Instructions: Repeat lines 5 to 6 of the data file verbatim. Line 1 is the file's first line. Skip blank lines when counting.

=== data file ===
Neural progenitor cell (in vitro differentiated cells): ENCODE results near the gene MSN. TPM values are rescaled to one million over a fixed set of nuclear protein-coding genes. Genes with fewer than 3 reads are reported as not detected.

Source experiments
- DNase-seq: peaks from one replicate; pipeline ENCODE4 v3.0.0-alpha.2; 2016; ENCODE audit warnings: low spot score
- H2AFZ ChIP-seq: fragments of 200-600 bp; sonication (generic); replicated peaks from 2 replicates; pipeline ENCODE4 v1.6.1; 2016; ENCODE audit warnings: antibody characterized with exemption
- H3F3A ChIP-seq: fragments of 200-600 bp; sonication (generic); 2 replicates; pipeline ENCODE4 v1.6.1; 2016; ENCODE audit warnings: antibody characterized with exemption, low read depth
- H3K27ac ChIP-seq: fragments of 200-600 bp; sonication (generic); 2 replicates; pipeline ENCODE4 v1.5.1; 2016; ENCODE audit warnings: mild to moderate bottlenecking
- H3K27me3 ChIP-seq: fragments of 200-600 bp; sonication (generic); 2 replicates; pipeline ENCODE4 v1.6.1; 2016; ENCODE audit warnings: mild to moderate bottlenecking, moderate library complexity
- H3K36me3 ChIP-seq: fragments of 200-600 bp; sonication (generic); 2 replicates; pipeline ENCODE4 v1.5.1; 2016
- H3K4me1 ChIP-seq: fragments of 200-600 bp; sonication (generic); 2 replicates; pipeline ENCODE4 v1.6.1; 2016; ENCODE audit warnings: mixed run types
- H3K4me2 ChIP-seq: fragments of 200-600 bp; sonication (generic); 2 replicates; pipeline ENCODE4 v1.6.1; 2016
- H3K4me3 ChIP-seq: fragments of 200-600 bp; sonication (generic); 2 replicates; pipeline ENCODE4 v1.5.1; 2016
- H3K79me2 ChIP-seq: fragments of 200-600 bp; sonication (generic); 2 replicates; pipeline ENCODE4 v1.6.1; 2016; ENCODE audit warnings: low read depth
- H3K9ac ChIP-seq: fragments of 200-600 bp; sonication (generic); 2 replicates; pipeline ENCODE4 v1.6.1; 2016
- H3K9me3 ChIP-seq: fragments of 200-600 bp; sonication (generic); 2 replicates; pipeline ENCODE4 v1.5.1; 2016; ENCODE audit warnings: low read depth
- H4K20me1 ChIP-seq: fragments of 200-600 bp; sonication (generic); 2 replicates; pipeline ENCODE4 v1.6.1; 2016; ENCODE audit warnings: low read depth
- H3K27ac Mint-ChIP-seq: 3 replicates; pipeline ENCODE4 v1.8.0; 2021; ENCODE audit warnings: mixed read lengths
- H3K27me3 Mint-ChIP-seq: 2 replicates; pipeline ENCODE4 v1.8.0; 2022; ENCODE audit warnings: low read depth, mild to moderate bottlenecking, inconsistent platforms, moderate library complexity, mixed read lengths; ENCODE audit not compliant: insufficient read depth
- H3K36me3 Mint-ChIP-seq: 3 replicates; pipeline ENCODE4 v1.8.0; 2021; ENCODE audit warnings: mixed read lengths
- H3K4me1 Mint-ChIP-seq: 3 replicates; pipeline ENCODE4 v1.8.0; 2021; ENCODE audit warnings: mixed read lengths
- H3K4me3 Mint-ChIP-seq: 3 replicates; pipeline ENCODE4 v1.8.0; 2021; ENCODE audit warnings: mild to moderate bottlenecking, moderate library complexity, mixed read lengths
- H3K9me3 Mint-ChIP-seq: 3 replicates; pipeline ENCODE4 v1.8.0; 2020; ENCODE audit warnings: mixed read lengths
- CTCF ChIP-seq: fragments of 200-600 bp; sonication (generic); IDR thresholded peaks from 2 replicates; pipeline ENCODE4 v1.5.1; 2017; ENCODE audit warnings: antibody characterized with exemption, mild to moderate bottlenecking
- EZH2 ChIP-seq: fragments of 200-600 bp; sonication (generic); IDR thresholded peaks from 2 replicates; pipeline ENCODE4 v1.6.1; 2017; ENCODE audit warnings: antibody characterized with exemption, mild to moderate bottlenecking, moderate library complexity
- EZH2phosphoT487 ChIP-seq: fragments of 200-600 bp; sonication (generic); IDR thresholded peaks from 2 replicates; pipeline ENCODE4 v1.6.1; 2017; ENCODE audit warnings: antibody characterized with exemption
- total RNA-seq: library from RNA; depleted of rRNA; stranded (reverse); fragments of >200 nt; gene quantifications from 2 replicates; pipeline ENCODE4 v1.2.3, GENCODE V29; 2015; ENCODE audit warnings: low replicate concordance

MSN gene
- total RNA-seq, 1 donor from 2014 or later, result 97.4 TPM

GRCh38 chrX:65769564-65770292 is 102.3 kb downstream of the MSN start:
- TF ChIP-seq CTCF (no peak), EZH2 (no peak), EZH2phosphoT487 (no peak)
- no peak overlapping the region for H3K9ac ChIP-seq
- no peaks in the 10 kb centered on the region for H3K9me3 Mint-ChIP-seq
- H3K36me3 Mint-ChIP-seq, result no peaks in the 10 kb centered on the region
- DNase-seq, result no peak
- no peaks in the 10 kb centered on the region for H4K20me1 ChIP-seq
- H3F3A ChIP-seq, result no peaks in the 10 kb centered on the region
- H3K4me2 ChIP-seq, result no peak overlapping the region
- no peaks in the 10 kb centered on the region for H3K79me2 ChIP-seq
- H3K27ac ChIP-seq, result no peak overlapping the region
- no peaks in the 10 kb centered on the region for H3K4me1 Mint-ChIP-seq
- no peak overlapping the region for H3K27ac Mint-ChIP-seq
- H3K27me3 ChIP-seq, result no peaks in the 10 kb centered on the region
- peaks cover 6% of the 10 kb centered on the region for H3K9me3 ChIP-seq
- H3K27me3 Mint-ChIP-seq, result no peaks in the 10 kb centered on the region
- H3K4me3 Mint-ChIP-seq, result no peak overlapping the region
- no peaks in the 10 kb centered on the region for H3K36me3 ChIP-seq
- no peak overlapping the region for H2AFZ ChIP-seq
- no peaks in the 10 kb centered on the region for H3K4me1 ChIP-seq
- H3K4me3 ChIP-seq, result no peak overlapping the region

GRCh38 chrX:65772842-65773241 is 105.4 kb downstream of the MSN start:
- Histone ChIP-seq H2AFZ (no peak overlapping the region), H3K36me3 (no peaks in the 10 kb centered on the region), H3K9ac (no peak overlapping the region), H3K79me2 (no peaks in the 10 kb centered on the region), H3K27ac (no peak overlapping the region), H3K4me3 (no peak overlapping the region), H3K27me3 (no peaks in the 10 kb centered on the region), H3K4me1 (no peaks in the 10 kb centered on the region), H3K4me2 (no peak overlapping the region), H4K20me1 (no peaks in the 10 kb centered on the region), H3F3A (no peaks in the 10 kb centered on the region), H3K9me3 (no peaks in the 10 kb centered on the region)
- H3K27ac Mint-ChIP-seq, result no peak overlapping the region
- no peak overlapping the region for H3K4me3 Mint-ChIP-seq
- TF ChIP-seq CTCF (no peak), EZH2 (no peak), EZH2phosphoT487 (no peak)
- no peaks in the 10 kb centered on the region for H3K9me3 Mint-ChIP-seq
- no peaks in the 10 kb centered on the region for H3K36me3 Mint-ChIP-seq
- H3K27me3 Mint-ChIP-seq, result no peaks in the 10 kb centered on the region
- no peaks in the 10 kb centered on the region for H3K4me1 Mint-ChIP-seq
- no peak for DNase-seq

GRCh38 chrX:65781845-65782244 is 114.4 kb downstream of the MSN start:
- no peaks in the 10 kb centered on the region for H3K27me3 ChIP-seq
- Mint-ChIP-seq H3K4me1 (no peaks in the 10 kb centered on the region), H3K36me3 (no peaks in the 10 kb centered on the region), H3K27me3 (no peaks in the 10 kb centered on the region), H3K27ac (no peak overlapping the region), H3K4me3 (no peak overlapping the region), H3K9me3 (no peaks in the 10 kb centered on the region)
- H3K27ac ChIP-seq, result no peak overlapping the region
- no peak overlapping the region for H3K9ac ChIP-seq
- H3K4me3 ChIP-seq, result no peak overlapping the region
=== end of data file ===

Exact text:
- H3F3A ChIP-seq: fragments of 200-600 bp; sonication (generic); 2 replicates; pipeline ENCODE4 v1.6.1; 2016; ENCODE audit warnings: antibody characterized with exemption, low read depth
- H3K27ac ChIP-seq: fragments of 200-600 bp; sonication (generic); 2 replicates; pipeline ENCODE4 v1.5.1; 2016; ENCODE audit warnings: mild to moderate bottlenecking